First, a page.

Despite the full moon, the morning ride to our duck spot on Lac qui Parle was dark and foggy. We had a hard-to-find slough scouted that held blue-wing teal, wood ducks and even a few mallards. An ominous scene played out within the reach of our swamp light as faint cattails would appear and disappear into the heavy fog. Welcome to the 2013 Waterfowl opener!
I’d been anticipating this day for about 10 months-or however long ago last season ended. I love hunting ducks. Don’t get me wrong, I’ll walk for pheasants and sit in a tree with my bow any day. In fact, I’ll like to combine and do all three in one day (like this day last fall).
I practiced calling. I worked my dog daily in the backyard. My licenses were purchased in the spring. (Aside from one tiny little expensive detail. Read about that here. My bad.)
Our ride out would include two Beavertail boats, filled with a variety of decoys, dogs and hunters. Rick Alsen from Beavertail, his son Blake and myself bounced along in one boat, while Chuck Ellingson from Watson Hunting Camp, piloted the other with my brother Wade Amundson and his son Dan on board.
Four labs would be along each day, Alsen’s 11 1/2-year-old Sonic and 6-month-old Diesel.
Ellingon’s 1 1/2-year-old Benelli would make the trip Saturday.
His 9 1/2-year-old Morgan made the journey Sunday.
Wade Amundson’s 9-year-old Casey came out on Saturday.
And finally my 2 1/2-year-old, Mika came along Sunday.
Hunting is just more fun with dogs!
We arrived at our secret location early. As we began to place decoys, bobbing headlamps appeared in the woods. Someone had made the 2 mile walk that we avoided by taking boats. That’s dedication. They would set up about 100 yards north of us however. Not ideal.
Soon, more headlamps would appear and another spread was set up on the other side of our slough. Our secret, hard to reach, duck slough had turned into a Vikings Tailgating parking lot.
Such is life on public land.
10 minutes before our watch signaled legal shooting time, the area exploded with gunfire. There were hunters everywhere! And once the first hunter broke the rules and shot early, it seemed to give the ok to everyone else in the county to unload. We like to see what we’re shooting, plus we had two young hunters with us and waited patiently until the alarm sounded. Then it was a flurry of swerving ducks, gunfire from all sides and splashing dogs happily bounding head first into the swamp.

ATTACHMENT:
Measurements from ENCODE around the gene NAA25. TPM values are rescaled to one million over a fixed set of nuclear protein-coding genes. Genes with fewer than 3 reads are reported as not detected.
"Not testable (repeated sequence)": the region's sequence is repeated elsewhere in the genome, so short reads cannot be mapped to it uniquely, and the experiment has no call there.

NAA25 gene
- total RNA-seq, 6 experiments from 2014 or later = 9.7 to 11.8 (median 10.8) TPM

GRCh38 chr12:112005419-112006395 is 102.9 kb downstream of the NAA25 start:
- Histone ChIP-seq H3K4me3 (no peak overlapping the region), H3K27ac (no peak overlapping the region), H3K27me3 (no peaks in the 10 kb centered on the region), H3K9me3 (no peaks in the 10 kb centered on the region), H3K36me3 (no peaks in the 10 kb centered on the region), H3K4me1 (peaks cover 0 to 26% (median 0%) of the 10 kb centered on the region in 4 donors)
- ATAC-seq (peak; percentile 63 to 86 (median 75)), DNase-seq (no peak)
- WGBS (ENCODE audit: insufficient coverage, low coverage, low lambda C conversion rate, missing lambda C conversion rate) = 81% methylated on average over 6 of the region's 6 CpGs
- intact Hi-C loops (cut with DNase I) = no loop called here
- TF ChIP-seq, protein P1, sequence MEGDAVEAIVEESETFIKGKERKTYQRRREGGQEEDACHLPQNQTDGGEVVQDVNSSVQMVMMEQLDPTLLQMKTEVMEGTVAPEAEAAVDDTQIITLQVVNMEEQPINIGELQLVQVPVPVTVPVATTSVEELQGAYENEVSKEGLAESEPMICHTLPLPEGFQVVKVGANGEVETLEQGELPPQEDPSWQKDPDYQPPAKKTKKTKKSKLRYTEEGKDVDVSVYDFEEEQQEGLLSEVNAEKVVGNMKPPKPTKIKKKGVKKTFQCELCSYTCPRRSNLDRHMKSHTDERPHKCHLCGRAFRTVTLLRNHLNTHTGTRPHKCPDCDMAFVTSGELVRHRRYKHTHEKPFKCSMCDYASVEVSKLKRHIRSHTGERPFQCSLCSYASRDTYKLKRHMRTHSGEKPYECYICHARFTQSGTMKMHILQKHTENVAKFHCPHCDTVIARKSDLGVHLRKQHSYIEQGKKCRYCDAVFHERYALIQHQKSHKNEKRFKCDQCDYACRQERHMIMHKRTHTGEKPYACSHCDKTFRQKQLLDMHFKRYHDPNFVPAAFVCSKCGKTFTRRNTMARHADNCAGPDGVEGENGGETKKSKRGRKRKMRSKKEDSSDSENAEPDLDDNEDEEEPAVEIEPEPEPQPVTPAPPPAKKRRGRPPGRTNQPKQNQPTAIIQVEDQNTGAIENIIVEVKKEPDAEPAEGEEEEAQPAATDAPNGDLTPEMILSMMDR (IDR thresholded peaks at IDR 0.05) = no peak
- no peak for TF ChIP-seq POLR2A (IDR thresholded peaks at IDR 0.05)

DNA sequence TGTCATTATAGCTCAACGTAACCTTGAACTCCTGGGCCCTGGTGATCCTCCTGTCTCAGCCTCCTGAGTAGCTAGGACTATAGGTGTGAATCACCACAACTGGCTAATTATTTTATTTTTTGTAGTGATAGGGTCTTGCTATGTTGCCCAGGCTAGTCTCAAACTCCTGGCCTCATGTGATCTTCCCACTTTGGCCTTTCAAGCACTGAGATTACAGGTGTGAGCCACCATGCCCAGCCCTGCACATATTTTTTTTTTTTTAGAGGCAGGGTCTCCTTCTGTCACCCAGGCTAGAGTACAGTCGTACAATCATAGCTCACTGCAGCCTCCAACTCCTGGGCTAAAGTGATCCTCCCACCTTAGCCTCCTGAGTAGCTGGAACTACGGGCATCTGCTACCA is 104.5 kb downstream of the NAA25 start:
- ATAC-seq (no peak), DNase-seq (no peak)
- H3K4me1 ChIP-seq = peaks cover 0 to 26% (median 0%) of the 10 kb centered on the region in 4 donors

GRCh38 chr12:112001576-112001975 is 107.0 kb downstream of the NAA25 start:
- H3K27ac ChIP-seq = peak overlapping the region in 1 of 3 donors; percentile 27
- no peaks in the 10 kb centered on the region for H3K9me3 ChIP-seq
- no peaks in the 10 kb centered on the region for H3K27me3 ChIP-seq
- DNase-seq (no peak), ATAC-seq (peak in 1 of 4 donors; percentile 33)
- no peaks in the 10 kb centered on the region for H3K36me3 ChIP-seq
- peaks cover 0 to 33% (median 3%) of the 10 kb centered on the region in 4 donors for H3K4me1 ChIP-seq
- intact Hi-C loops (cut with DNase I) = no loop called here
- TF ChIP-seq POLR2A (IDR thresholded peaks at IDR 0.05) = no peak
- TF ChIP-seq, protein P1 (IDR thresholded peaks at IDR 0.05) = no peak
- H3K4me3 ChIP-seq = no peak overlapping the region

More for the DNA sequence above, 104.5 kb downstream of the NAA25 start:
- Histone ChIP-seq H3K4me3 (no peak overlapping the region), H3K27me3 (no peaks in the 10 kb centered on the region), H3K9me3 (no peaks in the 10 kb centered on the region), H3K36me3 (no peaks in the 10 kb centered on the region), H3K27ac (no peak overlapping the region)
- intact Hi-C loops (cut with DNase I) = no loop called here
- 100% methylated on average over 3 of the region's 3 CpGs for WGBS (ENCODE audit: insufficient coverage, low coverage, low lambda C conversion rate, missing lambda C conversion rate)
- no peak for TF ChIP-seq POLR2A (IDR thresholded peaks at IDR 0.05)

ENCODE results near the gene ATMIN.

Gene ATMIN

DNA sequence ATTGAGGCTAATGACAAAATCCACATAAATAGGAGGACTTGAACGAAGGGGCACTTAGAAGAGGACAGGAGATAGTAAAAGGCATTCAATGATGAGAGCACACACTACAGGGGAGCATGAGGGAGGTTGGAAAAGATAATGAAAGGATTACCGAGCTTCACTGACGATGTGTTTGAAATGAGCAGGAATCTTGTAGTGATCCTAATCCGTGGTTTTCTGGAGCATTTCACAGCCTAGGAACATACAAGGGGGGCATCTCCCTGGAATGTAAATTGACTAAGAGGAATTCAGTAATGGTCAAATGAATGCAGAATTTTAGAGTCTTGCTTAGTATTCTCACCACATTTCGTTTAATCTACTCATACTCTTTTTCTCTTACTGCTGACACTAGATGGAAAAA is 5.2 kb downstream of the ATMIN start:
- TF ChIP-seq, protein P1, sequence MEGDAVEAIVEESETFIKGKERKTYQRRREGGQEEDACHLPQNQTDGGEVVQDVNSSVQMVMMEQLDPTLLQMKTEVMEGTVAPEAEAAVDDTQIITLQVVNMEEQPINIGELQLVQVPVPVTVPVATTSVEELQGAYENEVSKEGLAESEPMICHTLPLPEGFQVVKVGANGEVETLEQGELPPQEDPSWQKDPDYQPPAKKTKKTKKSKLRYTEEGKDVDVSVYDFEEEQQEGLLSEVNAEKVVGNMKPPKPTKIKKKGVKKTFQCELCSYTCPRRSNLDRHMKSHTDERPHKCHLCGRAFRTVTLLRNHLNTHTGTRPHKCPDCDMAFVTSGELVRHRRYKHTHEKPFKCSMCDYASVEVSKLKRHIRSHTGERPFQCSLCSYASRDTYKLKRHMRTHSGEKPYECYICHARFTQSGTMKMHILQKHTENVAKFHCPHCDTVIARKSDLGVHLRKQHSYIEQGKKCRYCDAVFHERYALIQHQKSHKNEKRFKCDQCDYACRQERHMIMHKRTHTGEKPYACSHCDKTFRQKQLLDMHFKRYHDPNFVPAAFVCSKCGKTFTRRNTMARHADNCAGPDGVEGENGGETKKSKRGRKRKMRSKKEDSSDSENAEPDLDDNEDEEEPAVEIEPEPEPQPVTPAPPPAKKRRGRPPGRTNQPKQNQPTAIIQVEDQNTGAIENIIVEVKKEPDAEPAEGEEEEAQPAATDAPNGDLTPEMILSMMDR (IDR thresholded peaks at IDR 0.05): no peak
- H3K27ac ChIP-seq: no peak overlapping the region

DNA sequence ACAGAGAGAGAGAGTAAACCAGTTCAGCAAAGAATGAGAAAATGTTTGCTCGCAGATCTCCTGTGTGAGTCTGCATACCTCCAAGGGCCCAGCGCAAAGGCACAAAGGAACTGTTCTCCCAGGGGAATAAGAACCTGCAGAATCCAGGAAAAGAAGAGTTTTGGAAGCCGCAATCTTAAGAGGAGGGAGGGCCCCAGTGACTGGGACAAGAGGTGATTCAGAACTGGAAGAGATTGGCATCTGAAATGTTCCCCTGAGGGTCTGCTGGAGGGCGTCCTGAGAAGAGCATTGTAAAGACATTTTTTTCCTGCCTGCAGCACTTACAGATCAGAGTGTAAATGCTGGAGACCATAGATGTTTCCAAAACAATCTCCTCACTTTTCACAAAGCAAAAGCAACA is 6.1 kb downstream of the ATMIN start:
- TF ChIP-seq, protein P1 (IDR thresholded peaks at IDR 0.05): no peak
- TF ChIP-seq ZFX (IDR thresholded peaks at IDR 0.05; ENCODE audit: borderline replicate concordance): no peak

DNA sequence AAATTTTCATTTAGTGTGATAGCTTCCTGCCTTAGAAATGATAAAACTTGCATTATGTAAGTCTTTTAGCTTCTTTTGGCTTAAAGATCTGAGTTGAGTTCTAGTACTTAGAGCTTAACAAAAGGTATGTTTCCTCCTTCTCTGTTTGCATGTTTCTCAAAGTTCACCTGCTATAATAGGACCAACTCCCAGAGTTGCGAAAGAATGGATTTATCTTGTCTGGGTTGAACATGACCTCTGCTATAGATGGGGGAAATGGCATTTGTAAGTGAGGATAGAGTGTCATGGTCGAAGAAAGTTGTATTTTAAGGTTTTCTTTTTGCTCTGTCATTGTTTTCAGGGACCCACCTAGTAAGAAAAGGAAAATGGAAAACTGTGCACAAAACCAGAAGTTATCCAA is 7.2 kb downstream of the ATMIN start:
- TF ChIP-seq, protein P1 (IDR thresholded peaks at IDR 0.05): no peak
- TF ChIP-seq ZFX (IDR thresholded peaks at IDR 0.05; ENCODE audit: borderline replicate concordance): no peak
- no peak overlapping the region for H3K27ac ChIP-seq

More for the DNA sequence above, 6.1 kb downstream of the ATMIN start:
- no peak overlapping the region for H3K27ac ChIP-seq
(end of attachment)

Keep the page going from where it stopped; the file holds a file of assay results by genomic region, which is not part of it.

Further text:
Highlights included a colorful drake woodie that came straight at us. A well-timed shot knocked the duck right into the branches of a nearby tree. He pinballed his way to the ground, while it snowed feathers for a good 4 or 5 minutes. Can you say “smoked”?
The favorite moment of the weekend may have been watching both boats getting a full head of steam and launching off a beaver dam to get into our honey hole.
We finished with a respectable number of ducks, despite competing with 2 other nearby spreads.
The second day would prove to be slower, but there was no shortage of other gunners, (and some pre-legal shooting time salvos). Again we waited, even with a young teal swimming through the decoys.
The next couple of hours would include Mika hogging all the retrieves, not that there too were many. We had picked a new location in hopes that we’d have a bit more seclusion. Our hopes were dashed the moment another boat pulled up and set up 100 yards away from us once again.
That’s how it goes and if you don’t shrug it off, then you’re taking it too seriously. It’s funny how we can all be friends at the local Ducks Unlimited banquet, but the moment you’re in the blind, they better not come within a 10 mile radius.
Overall I’m happy with how the opener went. Lots of ducks were seen as were duck hunters. We’ll have to wait for the numbers from the DNR, but it sure seemed like there was an increase in participation from both on this years opener. That’s a step in the right direction.
Make sure you get out and hunt this year, but be prepared for anything. Oh, and buy your Federal Duck Stamp.